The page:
North Bar/ North Brewing Co
The opening of North Bar in Leeds 25 years ago began a journey that has seen the company now known as North Brewing start making its own beer in 2015, and expanding its estate to eight sites. A new brewery and taproom at Springwell, on the Meanwood Valley Trail, was launched in 2020.
Sustainability has been at the heart of the operation from day one as the firm seeks to minimise its impact on the environment in every way it can, instilling that ethos in the people it employs, and taking the message out into the community.
You can see the evidence for that in the fleet of electric vans that patrol the streets, proudly advertising the brewer’s values as they deliver the beer. Meanwhile, staff are encouraged to make their own ‘active commute’ and North encourages Springwell workers to cycle in by providing a secure bike store and showers to freshen up, as well as hosting cycling events.
Demonstrating that sustainable solutions are often more important than cost to the business, its popular merchandising is all sourced in the UK with clothing made from organic cotton using 100% renewable electricity. And when customers have tired of them, they can swap them at exchange racks in the bars.
Coffee grounds are recycled, too, going to a local urban farm for compost.
North seeks to ensure maximum sustainability in its supply chain, too, where possible working with similar-thinking independent companies it knows well and reducing the number of deliveries.
As a member of the Net Zero Now initiative, it is currently compiling data from across the business in preparation for setting goals to further reduce its carbon emissions, sharing technologies with other small businesses to make maximum impact.
Founded in 2001, Peach Pubs now operates 20 high quality gastropubs in towns around the Midlands and the South East.
From the outset, sustainability has been a part of the company’s DNA and is embedded in one of its three core principles with the words “We Love Our Planet”. While among the 10 promises that define its mission are serving more free-range meat and plant-based dishes, sourcing sustainable fish, conserving natural resources, focusing on food waste and reducing, reusing and recycling.
Those values are impressed on candidates at the very beginning of the recruitment process, so all members of staff are on board, and each site now has a ‘Planet Hero’ among the team, specially trained and charged with keeping the company on track to reach its sustainability goals.
Reducing food waste has been a major focus for Peach over the past year. The menu has been slimmed down, half the dishes are now plant-based, and it has worked closely with suppliers to ensure, for instance, that every part of a chicken is used in balance, while vegetables are used ‘root-to-tip’, including making crisps out of the peelings.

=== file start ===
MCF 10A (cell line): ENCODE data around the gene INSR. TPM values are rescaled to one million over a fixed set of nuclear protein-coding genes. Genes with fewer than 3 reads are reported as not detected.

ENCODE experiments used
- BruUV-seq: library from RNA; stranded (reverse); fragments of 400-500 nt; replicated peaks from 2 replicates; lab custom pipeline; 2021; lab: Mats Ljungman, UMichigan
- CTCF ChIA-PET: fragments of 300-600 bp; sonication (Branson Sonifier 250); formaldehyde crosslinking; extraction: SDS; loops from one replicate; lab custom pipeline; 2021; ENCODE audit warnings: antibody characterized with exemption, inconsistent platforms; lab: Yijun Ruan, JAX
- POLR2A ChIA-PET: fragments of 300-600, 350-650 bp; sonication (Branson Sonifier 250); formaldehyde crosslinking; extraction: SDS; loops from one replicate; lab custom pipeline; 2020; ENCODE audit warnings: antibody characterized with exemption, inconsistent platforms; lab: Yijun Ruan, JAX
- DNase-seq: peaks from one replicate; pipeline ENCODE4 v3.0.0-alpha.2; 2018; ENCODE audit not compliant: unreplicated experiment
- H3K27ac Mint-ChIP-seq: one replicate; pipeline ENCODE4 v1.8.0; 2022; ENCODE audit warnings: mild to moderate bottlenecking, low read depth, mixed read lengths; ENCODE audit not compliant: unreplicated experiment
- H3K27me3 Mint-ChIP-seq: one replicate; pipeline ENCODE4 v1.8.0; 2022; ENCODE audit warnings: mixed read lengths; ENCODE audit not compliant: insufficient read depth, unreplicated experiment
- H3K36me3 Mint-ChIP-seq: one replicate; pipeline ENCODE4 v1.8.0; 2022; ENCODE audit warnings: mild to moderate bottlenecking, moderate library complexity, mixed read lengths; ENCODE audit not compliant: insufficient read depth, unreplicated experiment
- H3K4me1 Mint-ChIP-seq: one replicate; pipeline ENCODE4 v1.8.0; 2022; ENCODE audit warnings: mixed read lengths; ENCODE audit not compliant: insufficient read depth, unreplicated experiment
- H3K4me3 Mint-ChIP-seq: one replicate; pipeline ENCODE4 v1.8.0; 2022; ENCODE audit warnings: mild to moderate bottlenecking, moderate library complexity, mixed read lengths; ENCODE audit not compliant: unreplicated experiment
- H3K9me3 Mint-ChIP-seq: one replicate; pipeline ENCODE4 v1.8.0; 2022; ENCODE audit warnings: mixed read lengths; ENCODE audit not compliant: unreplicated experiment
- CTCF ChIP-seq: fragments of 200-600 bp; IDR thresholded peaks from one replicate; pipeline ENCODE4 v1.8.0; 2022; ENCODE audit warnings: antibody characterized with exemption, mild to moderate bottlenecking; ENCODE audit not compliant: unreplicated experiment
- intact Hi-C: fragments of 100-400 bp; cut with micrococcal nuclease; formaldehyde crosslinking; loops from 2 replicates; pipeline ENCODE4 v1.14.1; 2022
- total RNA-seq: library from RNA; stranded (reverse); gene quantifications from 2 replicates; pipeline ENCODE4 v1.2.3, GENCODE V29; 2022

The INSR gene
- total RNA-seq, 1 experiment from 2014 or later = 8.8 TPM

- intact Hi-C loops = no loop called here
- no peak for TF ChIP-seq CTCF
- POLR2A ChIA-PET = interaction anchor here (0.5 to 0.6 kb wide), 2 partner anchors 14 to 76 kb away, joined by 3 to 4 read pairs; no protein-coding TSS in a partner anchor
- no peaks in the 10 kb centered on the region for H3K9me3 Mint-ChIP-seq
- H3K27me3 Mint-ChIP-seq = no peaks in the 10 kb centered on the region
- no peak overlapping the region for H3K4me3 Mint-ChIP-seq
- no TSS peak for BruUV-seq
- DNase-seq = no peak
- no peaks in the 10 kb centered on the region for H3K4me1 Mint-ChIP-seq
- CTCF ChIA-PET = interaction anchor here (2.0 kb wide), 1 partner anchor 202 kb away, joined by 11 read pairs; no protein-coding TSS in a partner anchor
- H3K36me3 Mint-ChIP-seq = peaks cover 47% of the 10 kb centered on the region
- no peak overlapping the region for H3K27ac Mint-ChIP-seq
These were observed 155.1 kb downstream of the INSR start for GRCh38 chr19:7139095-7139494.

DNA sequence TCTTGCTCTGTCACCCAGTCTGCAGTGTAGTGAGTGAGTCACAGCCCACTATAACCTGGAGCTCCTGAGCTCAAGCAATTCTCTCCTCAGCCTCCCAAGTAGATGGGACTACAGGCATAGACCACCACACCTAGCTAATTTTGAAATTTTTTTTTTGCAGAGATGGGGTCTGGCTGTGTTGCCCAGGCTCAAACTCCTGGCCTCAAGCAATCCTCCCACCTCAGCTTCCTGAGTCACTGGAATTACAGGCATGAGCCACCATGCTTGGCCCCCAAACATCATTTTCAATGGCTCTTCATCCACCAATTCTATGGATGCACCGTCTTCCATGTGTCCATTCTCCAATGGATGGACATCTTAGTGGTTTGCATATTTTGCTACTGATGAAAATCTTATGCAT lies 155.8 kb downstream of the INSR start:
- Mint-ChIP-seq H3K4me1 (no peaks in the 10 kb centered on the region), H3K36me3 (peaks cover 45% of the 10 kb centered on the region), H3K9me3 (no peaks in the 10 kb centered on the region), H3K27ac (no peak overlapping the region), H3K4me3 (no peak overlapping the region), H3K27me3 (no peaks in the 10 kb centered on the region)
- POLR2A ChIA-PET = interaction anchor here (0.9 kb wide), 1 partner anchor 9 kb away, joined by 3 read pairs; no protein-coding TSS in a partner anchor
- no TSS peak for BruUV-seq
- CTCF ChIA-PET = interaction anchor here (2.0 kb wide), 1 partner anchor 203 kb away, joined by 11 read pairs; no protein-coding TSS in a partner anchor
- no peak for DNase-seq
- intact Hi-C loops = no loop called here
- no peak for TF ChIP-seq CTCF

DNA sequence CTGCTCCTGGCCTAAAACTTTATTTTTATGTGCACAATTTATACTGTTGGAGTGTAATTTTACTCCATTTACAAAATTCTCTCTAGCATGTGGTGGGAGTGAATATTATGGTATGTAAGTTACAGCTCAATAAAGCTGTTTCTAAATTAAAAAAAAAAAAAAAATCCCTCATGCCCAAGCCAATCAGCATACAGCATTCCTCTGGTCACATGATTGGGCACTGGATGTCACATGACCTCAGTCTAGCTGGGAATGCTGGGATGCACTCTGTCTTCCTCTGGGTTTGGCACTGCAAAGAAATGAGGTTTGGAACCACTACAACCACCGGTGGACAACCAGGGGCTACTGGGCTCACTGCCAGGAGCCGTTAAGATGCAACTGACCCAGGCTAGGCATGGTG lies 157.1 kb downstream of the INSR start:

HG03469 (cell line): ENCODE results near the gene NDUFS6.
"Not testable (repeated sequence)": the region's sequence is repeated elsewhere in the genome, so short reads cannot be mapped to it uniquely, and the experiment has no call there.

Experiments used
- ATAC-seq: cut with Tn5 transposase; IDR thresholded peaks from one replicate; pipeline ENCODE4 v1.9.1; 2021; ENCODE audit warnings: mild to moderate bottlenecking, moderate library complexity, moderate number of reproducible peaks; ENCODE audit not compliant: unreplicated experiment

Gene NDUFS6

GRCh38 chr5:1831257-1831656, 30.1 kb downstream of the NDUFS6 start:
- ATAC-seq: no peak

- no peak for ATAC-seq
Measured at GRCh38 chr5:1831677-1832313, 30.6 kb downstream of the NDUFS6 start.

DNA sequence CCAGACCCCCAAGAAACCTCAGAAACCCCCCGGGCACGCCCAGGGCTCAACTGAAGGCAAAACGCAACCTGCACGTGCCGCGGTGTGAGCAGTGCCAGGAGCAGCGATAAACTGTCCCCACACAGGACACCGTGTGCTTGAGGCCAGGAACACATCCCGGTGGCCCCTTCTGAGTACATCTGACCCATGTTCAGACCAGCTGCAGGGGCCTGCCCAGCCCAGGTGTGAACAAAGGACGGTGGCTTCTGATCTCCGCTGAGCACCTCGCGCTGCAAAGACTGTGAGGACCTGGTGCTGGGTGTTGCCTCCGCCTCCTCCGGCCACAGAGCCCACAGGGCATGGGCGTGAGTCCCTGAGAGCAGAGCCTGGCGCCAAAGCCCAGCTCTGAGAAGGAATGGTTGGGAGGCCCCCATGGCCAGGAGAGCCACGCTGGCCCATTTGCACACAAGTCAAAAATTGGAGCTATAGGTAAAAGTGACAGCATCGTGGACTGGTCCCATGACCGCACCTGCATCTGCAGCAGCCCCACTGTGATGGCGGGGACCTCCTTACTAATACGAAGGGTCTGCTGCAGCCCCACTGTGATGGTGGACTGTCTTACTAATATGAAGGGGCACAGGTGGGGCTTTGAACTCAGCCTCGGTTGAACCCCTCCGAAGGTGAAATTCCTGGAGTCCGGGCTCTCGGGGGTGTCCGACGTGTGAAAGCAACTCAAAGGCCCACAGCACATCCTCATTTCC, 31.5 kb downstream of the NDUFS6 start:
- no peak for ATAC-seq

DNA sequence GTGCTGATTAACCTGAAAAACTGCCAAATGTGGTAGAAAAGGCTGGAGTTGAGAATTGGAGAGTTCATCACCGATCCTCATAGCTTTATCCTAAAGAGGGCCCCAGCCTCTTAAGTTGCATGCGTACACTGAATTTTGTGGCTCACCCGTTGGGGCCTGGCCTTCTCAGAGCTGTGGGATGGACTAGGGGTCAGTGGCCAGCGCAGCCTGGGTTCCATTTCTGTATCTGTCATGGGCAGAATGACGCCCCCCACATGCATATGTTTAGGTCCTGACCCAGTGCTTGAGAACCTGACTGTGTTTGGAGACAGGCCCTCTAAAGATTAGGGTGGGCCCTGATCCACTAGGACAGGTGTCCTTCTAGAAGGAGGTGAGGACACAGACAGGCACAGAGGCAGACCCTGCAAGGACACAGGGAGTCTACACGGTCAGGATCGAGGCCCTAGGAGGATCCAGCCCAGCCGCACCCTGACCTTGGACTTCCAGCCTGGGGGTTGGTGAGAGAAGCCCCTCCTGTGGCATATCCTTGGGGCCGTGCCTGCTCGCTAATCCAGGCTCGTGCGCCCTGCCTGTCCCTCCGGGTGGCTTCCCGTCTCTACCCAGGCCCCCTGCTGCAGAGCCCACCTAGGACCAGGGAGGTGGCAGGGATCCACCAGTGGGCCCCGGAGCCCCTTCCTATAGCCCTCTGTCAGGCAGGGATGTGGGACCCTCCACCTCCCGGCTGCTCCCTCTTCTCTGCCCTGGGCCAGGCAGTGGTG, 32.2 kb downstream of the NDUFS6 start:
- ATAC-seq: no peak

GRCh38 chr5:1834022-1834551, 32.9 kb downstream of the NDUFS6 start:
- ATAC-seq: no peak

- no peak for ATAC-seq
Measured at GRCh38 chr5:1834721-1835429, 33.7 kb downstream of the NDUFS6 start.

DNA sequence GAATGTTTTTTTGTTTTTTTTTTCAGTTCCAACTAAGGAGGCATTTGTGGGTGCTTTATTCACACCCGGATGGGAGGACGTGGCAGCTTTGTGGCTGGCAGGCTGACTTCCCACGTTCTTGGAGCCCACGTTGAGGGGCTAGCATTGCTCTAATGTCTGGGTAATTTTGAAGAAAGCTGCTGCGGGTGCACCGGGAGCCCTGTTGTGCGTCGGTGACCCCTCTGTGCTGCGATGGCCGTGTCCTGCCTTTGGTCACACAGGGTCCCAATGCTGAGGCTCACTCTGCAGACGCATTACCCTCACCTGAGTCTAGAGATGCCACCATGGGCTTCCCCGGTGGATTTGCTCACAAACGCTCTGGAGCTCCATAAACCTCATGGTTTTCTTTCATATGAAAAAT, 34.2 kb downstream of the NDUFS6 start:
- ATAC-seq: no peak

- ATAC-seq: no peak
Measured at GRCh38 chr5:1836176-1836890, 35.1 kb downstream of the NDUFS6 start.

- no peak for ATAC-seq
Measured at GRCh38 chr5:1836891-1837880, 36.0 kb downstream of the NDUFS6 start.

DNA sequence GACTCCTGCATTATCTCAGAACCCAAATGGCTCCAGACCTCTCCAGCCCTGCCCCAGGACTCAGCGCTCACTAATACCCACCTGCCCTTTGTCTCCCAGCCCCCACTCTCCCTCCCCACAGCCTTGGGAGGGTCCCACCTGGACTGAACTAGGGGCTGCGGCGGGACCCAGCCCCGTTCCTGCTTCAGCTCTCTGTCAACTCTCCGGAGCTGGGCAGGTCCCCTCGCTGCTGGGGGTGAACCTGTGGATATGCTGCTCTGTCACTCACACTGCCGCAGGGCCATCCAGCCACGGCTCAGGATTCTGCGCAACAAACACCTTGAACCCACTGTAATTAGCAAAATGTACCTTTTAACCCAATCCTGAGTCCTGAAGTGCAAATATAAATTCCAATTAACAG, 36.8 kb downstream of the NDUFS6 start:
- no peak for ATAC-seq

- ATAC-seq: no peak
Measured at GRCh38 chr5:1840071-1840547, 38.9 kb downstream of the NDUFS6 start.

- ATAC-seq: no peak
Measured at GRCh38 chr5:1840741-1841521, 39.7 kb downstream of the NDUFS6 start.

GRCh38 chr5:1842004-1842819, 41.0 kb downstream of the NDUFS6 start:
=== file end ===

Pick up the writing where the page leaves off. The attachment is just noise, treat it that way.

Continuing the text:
Soups and creative specials help make sure as little produce as possible is wasted, and pubs served charity Christmas dinners to use up leftovers. Coffee grounds are offered to guests to bag up for compost at the door of the pub.
Plastic use has been reduced thanks to refillable condiment bottles while the company has persuaded suppliers to switch from cardboard delivery boxes to reusable plastic.
Peach was recently awarded a three-star rating from the Sustainable Restaurant Association, and, as part of the Race to Net Zero collaboration with other hospitality operators and suppliers, aims to hit that target by 2023.
Revolution Bars Group
Operating 68 venues in city centres across the UK, including sister-brand Revolucion de Cuba, Revolution Bars Group specialises in cocktails and late-night entertainment while also opening for food and drink during the day. It’s headed by CEO Rob Pitcher.
A founder member of the industry’s Zero Carbon Forum, in 2019 Revolution set itself the target of reducing its own carbon emissions by 40% by 2030 and is currently on track to beat that goal.
As part of that it already maintains 100% renewable electricity supply to its sites and aims to cut its water consumption by 30%, its waste to landfill by 50% and emissions in its supply chain by 30%.
In the past year Revolution has caught the imagination and attracted publicity for its efforts by throwing out the passion fruit garnish on the 1.2 million Pornstar Martinis it serves annually. They are replaced by a circle of rice paper carrying a picture of a slice of passion fruit and the message “Saving the planet one pornstar at a time”. The idea saves an incredible 37 tonnes of fruit, equivalent to 100 tonnes of greenhouse gas emissions.
It has also recruited Zero Heroes from teams at each of its bars, charged with monitoring and championing sustainability measures and the behaviour of staff around saving energy and using the right bins. Urged on by some friendly competition between them and a league table, they have already increased recycling rates across the estate.
Future gains will come from supply chain management and the establishment of a ‘Centre of Excellence’ at Revolution’s new site in Reading where initiatives will be trialled including full LED lighting, improved insulation, energy monitoring, smart cellar cooling and the deployment of solar panels.